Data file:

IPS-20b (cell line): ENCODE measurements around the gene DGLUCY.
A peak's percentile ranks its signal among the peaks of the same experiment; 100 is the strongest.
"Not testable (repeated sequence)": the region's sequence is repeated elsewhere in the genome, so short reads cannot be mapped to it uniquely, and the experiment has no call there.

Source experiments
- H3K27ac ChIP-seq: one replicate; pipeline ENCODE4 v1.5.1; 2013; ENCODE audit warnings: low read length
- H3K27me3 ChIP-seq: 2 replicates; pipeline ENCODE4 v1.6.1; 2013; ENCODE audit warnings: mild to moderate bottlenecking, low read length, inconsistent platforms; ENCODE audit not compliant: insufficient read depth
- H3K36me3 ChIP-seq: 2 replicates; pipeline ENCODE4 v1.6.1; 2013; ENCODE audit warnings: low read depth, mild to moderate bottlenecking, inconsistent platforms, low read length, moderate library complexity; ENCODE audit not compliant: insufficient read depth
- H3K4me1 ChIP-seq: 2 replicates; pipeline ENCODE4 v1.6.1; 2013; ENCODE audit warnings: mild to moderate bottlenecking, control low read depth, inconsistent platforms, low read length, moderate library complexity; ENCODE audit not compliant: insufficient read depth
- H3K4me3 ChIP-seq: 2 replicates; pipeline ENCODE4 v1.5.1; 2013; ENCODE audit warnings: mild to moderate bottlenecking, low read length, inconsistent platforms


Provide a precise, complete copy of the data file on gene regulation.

IPS-20b (cell line): ENCODE measurements around the gene DGLUCY.
A peak's percentile ranks its signal among the peaks of the same experiment; 100 is the strongest.
"Not testable (repeated sequence)": the region's sequence is repeated elsewhere in the genome, so short reads cannot be mapped to it uniquely, and the experiment has no call there.

Source experiments
- H3K27ac ChIP-seq: one replicate; pipeline ENCODE4 v1.5.1; 2013; ENCODE audit warnings: low read length
- H3K27me3 ChIP-seq: 2 replicates; pipeline ENCODE4 v1.6.1; 2013; ENCODE audit warnings: mild to moderate bottlenecking, low read length, inconsistent platforms; ENCODE audit not compliant: insufficient read depth
- H3K36me3 ChIP-seq: 2 replicates; pipeline ENCODE4 v1.6.1; 2013; ENCODE audit warnings: low read depth, mild to moderate bottlenecking, inconsistent platforms, low read length, moderate library complexity; ENCODE audit not compliant: insufficient read depth
- H3K4me1 ChIP-seq: 2 replicates; pipeline ENCODE4 v1.6.1; 2013; ENCODE audit warnings: mild to moderate bottlenecking, control low read depth, inconsistent platforms, low read length, moderate library complexity; ENCODE audit not compliant: insufficient read depth
- H3K4me3 ChIP-seq: 2 replicates; pipeline ENCODE4 v1.5.1; 2013; ENCODE audit warnings: mild to moderate bottlenecking, low read length, inconsistent platforms